Falsy vs. Nullish Values in JavaScript

Falsy and Nullish values in JavaScript

This is a quick summary on Falsy and Nullish values in JavaScript. JavaScript has 8 falsy values, and 2 nullish values. The two nullish values are also falsy, but the rest of the falsy values are not nullish.

Falsy Values

A falsy value is something that is considered as false when used in a boolean context. JavaScript uses Type Coercion to convert non-boolean values in boolean contexts (such as a conditional, or a loop) into boolean form. There are 8 falsy values:

falseThe keyword false
0Number 0
-0Negative number 0
0n0 in BigInt
‘’, “”Empty string
nullPrimitive null – no value
undefinedPrimitive undefined
NaNNot a Number
Table 1: Falsy values in JavaScript

Nullish Values

The two primitives null and undefined are known as nullish. Put simply, it means that they don’t have any value. They get converted to false via Type Coercion in a boolean context.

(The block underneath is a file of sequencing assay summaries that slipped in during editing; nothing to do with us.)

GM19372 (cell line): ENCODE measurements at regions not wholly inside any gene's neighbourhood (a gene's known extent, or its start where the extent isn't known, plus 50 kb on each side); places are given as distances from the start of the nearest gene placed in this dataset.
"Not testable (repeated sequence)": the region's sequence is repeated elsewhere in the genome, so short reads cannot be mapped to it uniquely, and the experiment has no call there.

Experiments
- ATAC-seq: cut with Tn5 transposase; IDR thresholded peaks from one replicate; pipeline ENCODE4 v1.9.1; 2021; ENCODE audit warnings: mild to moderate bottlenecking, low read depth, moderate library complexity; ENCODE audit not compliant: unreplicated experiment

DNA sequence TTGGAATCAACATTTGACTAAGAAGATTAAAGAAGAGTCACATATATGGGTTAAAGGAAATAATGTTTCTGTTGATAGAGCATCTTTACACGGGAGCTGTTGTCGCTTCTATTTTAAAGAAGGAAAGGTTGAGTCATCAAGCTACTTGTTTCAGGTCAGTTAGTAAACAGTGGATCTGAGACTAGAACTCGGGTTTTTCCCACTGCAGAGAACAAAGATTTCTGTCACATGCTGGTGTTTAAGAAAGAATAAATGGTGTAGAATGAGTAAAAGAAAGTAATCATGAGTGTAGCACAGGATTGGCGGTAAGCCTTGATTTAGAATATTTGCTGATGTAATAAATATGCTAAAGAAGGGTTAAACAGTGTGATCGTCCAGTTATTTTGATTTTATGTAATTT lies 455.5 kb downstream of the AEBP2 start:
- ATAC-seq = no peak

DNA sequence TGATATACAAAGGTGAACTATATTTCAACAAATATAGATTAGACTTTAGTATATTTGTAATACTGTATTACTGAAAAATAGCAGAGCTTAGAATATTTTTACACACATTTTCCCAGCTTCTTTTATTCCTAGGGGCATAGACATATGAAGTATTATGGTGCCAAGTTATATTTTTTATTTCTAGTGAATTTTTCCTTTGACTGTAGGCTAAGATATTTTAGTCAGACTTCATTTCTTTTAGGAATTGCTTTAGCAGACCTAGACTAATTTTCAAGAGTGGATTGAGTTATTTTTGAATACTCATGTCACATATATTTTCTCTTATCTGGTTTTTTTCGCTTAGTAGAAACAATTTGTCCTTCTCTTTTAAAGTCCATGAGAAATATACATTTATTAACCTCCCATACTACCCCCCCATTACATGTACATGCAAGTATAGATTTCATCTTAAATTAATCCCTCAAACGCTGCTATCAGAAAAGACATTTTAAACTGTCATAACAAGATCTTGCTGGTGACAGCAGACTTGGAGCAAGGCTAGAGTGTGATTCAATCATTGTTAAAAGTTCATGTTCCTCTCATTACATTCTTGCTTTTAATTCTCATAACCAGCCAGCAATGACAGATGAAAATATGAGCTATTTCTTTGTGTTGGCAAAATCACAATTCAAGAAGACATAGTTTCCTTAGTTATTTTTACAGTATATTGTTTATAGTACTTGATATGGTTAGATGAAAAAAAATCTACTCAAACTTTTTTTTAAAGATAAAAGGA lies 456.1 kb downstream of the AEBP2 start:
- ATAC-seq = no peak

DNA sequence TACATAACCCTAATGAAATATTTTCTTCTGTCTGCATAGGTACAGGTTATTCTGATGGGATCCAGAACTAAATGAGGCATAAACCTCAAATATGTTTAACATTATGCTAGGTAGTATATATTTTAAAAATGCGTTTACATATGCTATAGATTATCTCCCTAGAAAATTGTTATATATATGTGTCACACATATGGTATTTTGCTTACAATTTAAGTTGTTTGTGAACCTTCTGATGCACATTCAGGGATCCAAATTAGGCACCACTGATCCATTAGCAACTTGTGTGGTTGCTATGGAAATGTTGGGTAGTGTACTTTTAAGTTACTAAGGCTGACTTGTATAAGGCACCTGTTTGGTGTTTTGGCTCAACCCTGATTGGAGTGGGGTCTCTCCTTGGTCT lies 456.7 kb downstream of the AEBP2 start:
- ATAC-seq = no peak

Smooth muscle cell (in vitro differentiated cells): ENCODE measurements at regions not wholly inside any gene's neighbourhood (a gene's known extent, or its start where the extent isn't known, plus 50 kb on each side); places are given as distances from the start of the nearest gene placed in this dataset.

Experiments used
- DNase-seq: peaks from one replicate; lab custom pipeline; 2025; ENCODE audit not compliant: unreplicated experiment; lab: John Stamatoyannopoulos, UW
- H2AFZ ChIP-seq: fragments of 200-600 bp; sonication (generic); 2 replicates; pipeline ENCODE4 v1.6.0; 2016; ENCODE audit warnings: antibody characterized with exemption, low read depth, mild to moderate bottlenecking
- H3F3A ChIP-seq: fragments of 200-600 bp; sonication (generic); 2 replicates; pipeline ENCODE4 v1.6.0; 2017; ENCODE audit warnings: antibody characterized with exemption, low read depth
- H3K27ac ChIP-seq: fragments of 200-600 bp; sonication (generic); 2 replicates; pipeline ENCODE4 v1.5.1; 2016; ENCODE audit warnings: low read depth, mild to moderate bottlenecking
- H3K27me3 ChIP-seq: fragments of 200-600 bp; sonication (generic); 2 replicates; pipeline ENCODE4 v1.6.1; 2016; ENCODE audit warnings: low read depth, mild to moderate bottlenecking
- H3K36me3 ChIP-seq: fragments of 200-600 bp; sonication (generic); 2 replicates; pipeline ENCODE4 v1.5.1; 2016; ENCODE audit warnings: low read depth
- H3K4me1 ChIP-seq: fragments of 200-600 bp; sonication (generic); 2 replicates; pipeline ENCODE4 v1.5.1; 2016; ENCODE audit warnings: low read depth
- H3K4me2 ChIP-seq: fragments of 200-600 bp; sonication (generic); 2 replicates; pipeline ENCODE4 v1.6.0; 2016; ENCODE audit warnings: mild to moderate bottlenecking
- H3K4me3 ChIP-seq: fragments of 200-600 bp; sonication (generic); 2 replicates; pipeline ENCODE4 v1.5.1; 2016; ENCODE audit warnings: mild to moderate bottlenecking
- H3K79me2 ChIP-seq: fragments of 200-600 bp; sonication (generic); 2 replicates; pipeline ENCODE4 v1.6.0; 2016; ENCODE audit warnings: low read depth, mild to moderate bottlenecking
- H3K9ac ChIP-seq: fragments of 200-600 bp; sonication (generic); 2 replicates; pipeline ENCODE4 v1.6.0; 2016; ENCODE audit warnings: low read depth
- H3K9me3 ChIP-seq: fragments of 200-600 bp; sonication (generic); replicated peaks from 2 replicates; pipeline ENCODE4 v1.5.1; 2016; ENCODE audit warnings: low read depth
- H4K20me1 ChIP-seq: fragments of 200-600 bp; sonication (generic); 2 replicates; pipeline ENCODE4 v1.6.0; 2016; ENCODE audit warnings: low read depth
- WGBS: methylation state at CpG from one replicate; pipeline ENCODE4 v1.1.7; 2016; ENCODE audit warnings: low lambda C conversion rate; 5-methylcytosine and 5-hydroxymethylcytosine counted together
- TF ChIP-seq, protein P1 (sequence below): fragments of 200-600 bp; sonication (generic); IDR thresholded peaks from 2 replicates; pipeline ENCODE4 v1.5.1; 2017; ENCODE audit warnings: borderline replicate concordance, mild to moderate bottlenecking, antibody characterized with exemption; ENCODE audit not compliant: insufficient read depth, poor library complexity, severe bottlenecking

Venn diagram of Falsy and Nullish values in JavaScript.
Figure 1: Venn diagram of Falsy and Nullish values in JavaScript.

By above definitions, we see that nullish values are also falsy.

0 vs null vs undefined

Zero is fundamentally a numerical value, and thus is used to denote that a countable thing has none of its kind. As a numeric value, zero can be used with arithmetic operations.

null is more generic than zero: it represents the absence of a value in any context. Note that null is an explicit value that needs to be intentionally set by a developer. Zero indicates a numerical value, whereas null says the property or variable being accessed exists, but it semantically has no value.

undefined represents that a property or variable has not yet been assigned a value. This is also the default result when you try to access a property that does not exist.

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